Dealing with Buyer Fraud
How to manage risk as a seller
Unfortunately, as an eBay seller there is no way for you to avoid buyer fraud entirely. It happens on eBay, and depending on the type of goods you sell, it may happen a lot. Buyer fraud, however, is not a phenomenon unique to eBay. It is also rampant in the "offline" world in similar measures by product type. Buyer fraud can include:
- Unwarranted returns. Often these occur when a buyer purchases, then either uses an item or exchanges component(s) in it for broken components from a similar item, then attempts to make a return for a refund.
- Service blackmail. This occurs when a buyer uses some kind of leverage to obtain better pricing, additional goods or accessories, or enhanced service from a seller. Often this takes the form of feedback or credit card (including PayPal) chargeback threats—the buyer promises that something bad will happen to the seller or the seller's ability to do business if demands are not met.
- Payment fraud. The most common types of payment fraud are credit card fraud and PayPal payments made with stolen accounts, both of which can leave the seller holding the bag. Also common are bad checks or bad money orders.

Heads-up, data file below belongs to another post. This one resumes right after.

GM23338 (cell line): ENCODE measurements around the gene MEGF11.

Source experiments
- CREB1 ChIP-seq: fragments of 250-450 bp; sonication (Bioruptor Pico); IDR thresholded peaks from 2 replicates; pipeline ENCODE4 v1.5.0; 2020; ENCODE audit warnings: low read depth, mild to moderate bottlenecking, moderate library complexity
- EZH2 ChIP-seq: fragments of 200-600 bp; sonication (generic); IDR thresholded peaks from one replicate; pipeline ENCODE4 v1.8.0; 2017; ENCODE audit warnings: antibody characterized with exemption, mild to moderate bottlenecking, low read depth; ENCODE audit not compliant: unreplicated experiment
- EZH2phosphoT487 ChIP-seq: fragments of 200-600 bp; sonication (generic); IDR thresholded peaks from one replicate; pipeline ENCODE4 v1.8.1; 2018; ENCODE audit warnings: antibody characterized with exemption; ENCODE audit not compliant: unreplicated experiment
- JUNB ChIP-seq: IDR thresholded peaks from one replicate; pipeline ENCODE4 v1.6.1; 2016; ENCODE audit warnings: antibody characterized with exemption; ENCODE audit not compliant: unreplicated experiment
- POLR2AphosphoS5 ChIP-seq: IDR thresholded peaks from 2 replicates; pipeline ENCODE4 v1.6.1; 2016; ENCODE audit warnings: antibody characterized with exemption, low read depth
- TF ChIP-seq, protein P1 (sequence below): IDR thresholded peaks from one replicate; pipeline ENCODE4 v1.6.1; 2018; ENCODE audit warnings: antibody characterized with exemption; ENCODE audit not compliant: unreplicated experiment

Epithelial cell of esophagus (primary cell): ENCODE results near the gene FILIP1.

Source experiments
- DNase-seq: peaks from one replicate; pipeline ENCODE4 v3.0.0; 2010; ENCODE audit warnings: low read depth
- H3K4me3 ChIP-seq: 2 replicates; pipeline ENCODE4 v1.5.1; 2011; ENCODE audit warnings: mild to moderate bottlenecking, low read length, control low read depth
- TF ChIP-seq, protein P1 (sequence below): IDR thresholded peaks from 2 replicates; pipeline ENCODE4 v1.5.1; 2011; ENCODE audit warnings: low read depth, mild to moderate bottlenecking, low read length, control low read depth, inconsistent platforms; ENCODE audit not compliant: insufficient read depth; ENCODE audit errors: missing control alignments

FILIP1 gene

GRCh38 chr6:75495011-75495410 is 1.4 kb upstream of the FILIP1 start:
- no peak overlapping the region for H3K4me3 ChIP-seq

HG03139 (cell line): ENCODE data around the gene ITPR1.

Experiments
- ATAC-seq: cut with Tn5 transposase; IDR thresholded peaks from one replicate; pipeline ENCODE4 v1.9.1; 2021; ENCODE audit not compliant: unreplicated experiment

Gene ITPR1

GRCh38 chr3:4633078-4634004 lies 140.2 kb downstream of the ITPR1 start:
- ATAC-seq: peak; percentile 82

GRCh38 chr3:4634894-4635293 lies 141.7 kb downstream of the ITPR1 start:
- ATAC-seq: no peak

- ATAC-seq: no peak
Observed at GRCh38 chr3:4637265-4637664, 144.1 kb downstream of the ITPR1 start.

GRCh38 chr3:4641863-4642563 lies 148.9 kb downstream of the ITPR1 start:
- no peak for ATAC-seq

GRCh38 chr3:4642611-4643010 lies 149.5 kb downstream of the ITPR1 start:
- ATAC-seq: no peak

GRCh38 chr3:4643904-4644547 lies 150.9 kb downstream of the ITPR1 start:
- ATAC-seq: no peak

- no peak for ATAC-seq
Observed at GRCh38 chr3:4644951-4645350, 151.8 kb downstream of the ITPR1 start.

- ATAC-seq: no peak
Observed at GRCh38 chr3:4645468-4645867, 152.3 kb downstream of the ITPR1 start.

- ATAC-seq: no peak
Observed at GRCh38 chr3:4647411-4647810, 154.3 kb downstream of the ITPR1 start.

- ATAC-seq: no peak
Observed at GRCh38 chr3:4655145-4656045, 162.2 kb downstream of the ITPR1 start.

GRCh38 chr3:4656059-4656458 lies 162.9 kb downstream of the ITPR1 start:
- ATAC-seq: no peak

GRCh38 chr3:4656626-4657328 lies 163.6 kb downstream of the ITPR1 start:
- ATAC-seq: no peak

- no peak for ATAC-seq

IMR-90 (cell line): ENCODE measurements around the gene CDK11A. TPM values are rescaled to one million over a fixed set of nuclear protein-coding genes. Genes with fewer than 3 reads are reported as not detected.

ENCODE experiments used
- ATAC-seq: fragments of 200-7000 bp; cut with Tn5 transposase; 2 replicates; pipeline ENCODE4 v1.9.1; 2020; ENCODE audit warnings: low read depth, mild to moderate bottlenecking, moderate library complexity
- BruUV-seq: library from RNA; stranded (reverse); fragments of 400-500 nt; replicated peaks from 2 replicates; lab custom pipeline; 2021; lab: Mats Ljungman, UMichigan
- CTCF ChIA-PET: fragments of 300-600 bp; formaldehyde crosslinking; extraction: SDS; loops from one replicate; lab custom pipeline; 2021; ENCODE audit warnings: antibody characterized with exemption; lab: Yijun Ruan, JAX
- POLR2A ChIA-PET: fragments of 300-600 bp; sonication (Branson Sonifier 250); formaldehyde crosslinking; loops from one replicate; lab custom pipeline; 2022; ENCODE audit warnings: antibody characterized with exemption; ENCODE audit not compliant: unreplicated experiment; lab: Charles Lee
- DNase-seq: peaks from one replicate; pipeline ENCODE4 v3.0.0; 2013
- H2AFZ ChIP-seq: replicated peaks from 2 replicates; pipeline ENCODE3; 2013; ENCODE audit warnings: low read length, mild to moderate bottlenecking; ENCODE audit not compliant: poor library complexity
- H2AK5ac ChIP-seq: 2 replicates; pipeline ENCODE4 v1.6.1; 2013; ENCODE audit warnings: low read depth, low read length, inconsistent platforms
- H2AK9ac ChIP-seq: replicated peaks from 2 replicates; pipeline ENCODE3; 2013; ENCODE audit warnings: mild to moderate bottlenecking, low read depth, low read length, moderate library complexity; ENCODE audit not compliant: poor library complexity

- Auction tampering. This less common but no less damaging type of "buyer" fraud doesn't include a real buyer at all, but rather someone who wins every one of a seller's auctions (whether using the Buy It Now button or by bidding very high amounts) with no intention of ever paying for any of them. The perpetrators of such acts are generally either former buyers who are (fairly or unfairly) disgruntled or competing sellers, sometimes acting through sham accounts so as not to be caught.
With the exception of auction tampering, each of these types of buyer fraud are age-old problems for retail stores as well, and eBay sellers certainly aren't immune to them. Can you defend yourself? You can, to some extent. Read on to find out how.